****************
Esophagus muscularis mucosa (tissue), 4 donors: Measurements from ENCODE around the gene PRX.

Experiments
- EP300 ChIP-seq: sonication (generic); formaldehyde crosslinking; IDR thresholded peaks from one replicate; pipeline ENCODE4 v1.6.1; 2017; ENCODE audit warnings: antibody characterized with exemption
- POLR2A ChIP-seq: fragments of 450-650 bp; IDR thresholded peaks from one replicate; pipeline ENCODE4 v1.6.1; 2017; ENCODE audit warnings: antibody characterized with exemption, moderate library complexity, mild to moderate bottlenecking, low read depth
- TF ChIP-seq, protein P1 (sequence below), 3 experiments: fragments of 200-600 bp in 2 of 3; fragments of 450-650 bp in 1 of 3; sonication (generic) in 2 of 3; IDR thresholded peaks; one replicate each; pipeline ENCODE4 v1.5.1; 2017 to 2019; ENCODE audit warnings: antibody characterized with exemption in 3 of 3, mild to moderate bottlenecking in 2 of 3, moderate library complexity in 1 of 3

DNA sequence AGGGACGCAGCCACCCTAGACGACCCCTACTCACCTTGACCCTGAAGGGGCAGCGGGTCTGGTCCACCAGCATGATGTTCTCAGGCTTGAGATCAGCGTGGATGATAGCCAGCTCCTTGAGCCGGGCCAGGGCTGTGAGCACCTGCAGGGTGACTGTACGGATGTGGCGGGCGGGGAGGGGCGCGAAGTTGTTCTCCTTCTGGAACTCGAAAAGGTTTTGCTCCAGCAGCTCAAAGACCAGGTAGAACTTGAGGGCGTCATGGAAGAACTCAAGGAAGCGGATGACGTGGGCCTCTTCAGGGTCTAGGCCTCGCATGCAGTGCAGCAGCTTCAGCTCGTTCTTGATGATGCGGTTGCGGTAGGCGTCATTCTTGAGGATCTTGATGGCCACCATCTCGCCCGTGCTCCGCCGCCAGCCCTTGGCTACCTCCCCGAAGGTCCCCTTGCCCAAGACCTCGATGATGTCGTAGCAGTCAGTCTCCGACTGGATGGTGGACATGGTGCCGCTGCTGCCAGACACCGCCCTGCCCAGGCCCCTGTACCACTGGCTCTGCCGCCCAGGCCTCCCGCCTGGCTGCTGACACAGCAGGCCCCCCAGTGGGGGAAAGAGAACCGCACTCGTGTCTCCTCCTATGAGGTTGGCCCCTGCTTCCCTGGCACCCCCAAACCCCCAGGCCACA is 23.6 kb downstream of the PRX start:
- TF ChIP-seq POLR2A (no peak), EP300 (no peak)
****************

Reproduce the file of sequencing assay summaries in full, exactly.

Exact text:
Esophagus muscularis mucosa (tissue), 4 donors: Measurements from ENCODE around the gene PRX.

Experiments
- EP300 ChIP-seq: sonication (generic); formaldehyde crosslinking; IDR thresholded peaks from one replicate; pipeline ENCODE4 v1.6.1; 2017; ENCODE audit warnings: antibody characterized with exemption
- POLR2A ChIP-seq: fragments of 450-650 bp; IDR thresholded peaks from one replicate; pipeline ENCODE4 v1.6.1; 2017; ENCODE audit warnings: antibody characterized with exemption, moderate library complexity, mild to moderate bottlenecking, low read depth
- TF ChIP-seq, protein P1 (sequence below), 3 experiments: fragments of 200-600 bp in 2 of 3; fragments of 450-650 bp in 1 of 3; sonication (generic) in 2 of 3; IDR thresholded peaks; one replicate each; pipeline ENCODE4 v1.5.1; 2017 to 2019; ENCODE audit warnings: antibody characterized with exemption in 3 of 3, mild to moderate bottlenecking in 2 of 3, moderate library complexity in 1 of 3

DNA sequence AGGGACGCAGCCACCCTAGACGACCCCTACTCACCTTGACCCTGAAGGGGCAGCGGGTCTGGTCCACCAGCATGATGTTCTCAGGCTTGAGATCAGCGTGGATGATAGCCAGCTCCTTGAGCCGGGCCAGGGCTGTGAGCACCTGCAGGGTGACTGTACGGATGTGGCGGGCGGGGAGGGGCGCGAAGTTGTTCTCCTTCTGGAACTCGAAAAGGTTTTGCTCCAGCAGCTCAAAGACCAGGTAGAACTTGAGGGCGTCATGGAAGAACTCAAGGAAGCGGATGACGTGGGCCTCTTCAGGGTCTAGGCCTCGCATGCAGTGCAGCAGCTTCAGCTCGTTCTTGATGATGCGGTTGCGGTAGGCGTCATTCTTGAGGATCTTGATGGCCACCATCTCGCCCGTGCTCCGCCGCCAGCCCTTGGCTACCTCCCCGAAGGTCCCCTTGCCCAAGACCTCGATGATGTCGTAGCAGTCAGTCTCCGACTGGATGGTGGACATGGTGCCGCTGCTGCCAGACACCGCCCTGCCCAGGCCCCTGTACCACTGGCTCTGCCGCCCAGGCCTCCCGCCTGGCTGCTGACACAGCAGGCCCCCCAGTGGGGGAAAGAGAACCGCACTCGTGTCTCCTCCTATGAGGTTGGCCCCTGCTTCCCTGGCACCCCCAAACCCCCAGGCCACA is 23.6 kb downstream of the PRX start:
- TF ChIP-seq POLR2A (no peak), EP300 (no peak)